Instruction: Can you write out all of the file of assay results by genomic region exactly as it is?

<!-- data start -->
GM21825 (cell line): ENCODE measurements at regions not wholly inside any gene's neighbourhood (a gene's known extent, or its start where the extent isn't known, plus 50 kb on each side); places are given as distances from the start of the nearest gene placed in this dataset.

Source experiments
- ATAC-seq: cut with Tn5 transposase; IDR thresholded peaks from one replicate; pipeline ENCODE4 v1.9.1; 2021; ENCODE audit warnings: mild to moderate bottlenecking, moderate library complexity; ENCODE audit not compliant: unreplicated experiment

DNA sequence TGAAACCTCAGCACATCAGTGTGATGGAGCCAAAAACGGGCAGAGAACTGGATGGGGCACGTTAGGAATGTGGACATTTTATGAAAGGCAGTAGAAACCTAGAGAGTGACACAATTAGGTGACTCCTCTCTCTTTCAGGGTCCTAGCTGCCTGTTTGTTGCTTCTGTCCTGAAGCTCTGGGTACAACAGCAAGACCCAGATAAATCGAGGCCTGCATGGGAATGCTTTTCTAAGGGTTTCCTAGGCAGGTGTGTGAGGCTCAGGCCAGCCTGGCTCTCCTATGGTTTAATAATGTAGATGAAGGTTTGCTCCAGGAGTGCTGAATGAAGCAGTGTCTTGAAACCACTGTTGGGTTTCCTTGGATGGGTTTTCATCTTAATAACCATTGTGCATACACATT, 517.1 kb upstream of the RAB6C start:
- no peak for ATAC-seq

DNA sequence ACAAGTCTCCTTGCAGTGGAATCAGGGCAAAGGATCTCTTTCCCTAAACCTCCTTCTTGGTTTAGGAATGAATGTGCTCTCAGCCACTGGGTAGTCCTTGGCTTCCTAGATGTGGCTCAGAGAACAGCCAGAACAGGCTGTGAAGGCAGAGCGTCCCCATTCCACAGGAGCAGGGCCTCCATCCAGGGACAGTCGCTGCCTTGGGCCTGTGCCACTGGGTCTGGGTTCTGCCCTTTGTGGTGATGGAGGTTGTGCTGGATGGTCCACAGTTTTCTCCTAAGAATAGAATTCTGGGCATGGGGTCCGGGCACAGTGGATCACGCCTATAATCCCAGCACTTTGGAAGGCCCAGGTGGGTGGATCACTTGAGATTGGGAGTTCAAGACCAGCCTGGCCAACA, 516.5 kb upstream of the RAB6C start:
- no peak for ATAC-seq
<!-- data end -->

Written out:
GM21825 (cell line): ENCODE measurements at regions not wholly inside any gene's neighbourhood (a gene's known extent, or its start where the extent isn't known, plus 50 kb on each side); places are given as distances from the start of the nearest gene placed in this dataset.

Source experiments
- ATAC-seq: cut with Tn5 transposase; IDR thresholded peaks from one replicate; pipeline ENCODE4 v1.9.1; 2021; ENCODE audit warnings: mild to moderate bottlenecking, moderate library complexity; ENCODE audit not compliant: unreplicated experiment

DNA sequence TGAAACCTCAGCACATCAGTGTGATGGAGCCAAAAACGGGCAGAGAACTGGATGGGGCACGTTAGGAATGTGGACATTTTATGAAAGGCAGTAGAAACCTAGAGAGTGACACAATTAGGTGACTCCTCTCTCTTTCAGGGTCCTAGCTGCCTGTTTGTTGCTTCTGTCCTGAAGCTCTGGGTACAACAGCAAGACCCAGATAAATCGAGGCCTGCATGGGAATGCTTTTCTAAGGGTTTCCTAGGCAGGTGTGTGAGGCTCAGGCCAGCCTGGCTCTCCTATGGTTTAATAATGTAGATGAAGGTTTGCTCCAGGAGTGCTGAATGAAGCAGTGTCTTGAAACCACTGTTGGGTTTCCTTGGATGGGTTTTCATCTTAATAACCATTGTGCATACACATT, 517.1 kb upstream of the RAB6C start:
- no peak for ATAC-seq

DNA sequence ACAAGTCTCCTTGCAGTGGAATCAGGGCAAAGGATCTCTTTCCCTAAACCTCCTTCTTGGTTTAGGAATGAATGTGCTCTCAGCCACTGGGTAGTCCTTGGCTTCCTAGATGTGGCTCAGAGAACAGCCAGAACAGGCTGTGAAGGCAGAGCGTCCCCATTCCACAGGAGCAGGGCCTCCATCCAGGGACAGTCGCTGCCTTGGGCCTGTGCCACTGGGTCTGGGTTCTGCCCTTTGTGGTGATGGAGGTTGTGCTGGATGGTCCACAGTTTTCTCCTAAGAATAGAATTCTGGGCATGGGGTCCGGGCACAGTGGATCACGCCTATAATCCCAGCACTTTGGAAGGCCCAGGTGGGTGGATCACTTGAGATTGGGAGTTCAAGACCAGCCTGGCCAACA, 516.5 kb upstream of the RAB6C start:
- no peak for ATAC-seq